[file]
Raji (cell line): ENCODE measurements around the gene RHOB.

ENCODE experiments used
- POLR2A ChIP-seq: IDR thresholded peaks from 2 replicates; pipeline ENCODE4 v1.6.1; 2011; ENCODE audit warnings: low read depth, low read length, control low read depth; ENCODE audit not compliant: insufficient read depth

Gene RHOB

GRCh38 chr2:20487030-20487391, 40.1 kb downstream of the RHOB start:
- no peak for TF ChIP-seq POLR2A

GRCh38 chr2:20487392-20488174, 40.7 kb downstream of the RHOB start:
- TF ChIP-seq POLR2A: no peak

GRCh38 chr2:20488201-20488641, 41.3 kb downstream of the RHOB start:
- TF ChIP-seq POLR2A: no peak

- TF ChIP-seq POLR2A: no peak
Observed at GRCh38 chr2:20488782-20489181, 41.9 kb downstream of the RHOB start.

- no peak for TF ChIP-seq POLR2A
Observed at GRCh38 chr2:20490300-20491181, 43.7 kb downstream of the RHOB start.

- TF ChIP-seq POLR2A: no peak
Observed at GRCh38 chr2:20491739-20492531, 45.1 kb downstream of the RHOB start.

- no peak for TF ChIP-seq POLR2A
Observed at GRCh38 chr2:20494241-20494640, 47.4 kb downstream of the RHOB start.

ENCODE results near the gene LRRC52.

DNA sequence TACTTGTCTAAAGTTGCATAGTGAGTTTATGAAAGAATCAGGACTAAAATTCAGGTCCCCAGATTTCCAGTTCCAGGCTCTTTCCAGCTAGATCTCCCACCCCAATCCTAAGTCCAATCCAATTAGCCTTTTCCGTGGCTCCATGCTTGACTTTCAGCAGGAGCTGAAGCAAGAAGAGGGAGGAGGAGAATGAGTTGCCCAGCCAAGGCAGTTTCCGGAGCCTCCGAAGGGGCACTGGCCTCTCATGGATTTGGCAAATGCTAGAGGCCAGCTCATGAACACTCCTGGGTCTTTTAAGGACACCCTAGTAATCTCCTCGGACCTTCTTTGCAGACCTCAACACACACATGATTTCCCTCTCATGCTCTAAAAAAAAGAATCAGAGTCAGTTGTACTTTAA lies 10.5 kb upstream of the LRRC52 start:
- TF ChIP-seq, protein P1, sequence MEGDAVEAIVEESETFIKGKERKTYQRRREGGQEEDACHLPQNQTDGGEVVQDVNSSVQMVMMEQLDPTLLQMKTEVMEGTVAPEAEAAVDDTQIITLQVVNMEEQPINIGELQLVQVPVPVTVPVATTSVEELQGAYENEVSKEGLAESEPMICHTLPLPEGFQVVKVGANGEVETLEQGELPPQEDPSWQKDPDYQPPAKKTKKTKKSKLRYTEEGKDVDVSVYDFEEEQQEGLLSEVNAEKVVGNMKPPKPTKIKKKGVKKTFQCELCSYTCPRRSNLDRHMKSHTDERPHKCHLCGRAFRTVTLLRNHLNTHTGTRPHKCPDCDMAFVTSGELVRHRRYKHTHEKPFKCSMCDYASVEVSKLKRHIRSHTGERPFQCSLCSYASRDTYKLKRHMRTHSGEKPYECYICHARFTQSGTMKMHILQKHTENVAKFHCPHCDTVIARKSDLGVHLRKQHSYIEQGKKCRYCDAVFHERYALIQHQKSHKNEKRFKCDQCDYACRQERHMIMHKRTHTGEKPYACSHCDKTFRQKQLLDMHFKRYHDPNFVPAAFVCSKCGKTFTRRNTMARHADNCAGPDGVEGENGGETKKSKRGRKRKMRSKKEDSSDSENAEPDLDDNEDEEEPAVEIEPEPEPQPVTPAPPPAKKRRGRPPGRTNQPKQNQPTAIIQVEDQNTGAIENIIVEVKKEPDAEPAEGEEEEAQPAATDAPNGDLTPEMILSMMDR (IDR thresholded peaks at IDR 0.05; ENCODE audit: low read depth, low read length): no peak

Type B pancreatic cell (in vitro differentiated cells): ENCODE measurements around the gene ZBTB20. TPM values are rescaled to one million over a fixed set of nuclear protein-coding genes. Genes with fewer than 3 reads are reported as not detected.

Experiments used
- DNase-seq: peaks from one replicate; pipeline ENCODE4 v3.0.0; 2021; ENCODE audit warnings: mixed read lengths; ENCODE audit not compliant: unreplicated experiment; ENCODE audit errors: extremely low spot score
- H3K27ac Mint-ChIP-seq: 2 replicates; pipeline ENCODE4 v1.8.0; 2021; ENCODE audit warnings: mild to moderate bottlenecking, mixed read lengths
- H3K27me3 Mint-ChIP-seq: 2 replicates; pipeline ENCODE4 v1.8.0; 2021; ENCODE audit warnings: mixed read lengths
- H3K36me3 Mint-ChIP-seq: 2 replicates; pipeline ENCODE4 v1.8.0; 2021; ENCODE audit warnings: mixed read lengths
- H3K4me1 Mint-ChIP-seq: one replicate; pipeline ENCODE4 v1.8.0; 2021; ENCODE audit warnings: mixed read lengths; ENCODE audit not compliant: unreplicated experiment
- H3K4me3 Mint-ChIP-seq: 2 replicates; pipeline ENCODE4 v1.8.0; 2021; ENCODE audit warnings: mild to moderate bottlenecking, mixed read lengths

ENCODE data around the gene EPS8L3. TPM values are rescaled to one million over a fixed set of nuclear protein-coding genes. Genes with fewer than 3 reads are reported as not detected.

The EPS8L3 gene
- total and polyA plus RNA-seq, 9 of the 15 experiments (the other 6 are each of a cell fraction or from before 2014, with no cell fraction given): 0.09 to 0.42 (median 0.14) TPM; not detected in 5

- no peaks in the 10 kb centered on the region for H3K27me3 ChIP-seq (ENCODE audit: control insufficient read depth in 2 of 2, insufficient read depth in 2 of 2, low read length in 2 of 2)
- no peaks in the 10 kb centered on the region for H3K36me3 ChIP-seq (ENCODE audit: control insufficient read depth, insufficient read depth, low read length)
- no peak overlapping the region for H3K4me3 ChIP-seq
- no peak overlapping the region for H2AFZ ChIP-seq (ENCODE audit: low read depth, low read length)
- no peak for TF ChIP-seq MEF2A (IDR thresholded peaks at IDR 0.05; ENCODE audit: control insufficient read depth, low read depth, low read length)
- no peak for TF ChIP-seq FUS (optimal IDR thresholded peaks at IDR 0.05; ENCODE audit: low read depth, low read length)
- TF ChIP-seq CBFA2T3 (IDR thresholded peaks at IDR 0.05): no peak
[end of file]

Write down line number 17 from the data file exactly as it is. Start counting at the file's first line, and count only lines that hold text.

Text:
- no peak for TF ChIP-seq POLR2A